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Summary Article: Wed or wedding
From Brewer's Dictionary of Phrase and Fable

The word ‘wed’ goes back to Old English, and meant originally ‘a pledge’. The ring is the pledge given by the man to confirm that he will perform his part of the contract. See also MARRIAGE.

Wedding anniversaries

Fanciful names have been given to many wedding anniversaries, the popular idea being that they designate the nature of the gifts suitable for the occasion. The following includes variants for the lesser anniversaries. Many of them are not observed, with the exception of the 25th and 50th.

1st: Paper

2nd: Cotton

3rd: Leather

4th: Flower or fruit

5th: Wooden

6th: Iron or sugar-candy

7th: Woollen

8th: Bronze or electrical appliances

9th: Copper or pottery

10th: Tin

11th: Steel

12th: Silk and fine linen

13th: Lace

14th: Ivory

15th: Crystal

20th: China

25th: Silver

30th: Pearl

35th: Coral

40th: Ruby

45th: Sapphire

50th: Golden

55th: Emerald

60th: Diamond

70th: Platinum

75th: Diamond

The 60th anniversary is often reckoned the Diamond wedding in place of the 75th, as the 60th anniversary of Queen Victoria's accession was her ‘Diamond Jubilee’. See also JUBILEE.

Wedding breakfast

The meal (not actually breakfast) that is traditionally served at the reception after a wedding ceremony or just before the married couple leave for their honeymoon. Weddings now usually take place in the early afternoon, but the expression dates from the time when they were held in the morning.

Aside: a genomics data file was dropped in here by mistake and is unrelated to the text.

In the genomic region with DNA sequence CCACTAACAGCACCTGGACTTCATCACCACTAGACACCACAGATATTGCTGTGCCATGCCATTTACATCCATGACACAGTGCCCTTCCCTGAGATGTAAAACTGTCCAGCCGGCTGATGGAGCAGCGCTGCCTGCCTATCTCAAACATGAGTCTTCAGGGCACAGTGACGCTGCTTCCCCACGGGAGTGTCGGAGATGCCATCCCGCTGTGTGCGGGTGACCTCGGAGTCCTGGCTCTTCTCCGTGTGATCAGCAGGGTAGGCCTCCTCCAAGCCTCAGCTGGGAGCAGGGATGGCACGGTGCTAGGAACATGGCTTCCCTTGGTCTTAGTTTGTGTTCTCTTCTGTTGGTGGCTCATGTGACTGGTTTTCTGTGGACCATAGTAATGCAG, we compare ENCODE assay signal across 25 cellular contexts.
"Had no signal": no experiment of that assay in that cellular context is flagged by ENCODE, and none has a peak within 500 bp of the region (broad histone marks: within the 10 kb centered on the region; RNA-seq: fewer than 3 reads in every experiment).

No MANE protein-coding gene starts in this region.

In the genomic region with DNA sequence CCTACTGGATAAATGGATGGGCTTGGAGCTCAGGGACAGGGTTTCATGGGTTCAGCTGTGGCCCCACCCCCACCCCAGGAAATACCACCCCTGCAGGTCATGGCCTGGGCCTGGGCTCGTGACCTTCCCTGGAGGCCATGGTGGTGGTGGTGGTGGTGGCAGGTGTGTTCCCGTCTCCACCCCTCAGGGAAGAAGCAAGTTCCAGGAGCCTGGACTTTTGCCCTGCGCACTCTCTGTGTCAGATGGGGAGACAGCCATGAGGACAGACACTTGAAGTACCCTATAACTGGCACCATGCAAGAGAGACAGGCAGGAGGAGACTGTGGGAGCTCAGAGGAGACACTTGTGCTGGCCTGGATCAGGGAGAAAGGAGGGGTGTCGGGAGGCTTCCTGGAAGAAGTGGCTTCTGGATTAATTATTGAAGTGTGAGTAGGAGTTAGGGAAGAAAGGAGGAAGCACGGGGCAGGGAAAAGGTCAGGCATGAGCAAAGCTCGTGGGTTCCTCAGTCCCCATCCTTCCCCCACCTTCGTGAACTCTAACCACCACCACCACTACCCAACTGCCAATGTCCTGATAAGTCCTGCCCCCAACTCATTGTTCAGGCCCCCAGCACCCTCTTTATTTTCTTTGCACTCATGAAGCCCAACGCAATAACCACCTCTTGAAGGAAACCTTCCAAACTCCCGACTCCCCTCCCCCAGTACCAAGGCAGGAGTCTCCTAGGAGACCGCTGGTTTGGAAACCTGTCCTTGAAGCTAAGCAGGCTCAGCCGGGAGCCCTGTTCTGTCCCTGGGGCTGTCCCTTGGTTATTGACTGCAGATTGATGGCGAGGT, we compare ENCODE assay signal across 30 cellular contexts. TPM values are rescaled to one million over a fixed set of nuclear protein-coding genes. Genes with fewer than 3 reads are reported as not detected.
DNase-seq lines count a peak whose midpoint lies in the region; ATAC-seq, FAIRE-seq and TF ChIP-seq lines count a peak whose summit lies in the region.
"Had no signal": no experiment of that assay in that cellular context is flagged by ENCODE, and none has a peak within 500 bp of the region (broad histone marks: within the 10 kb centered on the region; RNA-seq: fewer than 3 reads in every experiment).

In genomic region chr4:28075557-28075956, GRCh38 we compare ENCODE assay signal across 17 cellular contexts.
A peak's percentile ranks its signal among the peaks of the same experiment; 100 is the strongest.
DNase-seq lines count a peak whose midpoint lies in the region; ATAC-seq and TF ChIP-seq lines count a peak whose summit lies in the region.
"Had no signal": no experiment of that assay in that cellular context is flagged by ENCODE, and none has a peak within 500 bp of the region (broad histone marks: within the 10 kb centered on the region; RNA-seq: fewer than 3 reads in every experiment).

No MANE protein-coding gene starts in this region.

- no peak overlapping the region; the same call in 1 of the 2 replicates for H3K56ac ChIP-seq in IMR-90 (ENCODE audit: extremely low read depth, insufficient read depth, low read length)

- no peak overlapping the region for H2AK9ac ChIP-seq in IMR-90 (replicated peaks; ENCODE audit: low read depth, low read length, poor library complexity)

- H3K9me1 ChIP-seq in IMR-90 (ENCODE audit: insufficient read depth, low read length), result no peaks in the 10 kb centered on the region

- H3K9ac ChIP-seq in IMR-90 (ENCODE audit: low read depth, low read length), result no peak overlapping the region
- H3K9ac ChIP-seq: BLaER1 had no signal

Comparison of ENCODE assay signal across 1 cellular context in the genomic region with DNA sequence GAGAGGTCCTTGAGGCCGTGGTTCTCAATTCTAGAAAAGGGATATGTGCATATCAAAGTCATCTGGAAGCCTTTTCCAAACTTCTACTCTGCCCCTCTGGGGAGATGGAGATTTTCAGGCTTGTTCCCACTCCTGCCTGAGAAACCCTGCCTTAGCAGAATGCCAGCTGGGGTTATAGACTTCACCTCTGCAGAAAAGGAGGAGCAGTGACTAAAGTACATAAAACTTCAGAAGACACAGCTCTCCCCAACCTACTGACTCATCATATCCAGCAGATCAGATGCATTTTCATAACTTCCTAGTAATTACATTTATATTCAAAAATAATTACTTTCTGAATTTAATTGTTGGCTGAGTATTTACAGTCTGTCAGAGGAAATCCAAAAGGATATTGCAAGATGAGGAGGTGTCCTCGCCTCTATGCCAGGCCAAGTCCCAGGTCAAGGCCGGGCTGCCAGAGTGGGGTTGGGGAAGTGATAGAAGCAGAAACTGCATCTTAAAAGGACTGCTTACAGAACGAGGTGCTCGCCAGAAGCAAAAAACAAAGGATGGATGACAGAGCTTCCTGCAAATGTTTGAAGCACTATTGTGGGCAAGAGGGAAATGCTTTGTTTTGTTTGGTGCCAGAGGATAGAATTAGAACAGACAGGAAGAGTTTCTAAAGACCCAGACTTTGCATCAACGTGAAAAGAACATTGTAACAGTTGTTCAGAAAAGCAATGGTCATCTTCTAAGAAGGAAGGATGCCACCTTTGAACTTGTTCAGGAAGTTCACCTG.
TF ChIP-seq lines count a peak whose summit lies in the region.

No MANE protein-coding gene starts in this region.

Wedding finger

The fourth finger of the left hand. Macrobius says that the thumb is too busy to be set apart, the forefinger and little finger are only half-protected, the middle finger is called medicus, and is too opprobrious for the purpose of honour, so the only finger left is the pronubus.

Aulus Gellius tells how Appianus asserts in his Egyptian books that a very delicate nerve runs from the fourth finger on the left hand to the heart, on which account this finger is used for the marriage ring.

The finger on which the [wedding] ring is to be worn is the fourth finger on the left hand, next unto the little finger; because by the received opinion of the learned … in ripping up and anatomising men's bodies, there is a vein of blood, called vena amoris, which passeth from that finger to the heart.

henry swinburne: Treaties of Spousals 1680

In the ROMAN CATHOLIC CHURCH, the thumb and next two fingers represent the TRINITY. The bridegroom says: ‘In the name of the Father’ and touches the thumb, ‘in the name of the Son’ and touches the index finger, and ‘in the name of the Holy Ghost’ and touches the long or third finger. With the word ‘Amen’ he then puts it on the fourth finger and leaves it there. In some countries the wedding ring is worn on the right hand. This was the custom generally in England until the end of the 16th century, and among Roman Catholics until much later.

In the Hereford, York and Salisbury missals, the ring is directed to be put first on the thumb, then on the index finger, then on the long finger and lastly on the ring finger, quia in illo digito est quaedam vena procedens usque ad cor (‘because in this finger there is a certain vein running to the heart’).

Wedding tackle

A humorous term for the male genitalia, dating from the early years of the 20th century.


This word comes from Old English wed, ‘pledge’, and -lāc, a suffix indicating activity, the whole meaning the marriage vow and hence the married state. It does not imply the unopenable lock of marriage, as has sometimes been supposed.

Blood-red wedding, The

See under BLOOD.

Golden wedding

See under GOLDEN.

Monkey's wedding

See under MONKEY.

No herring, no wedding

See under HERRING.

Parisian wedding

See under PARIS.

Penny weddings

See under PENNY.

Shotgun wedding

See under SHOT.

Silver wedding

See under SILVER.

White wedding

See under WHITE.

© Chambers Harrap Publishers Ltd 2012

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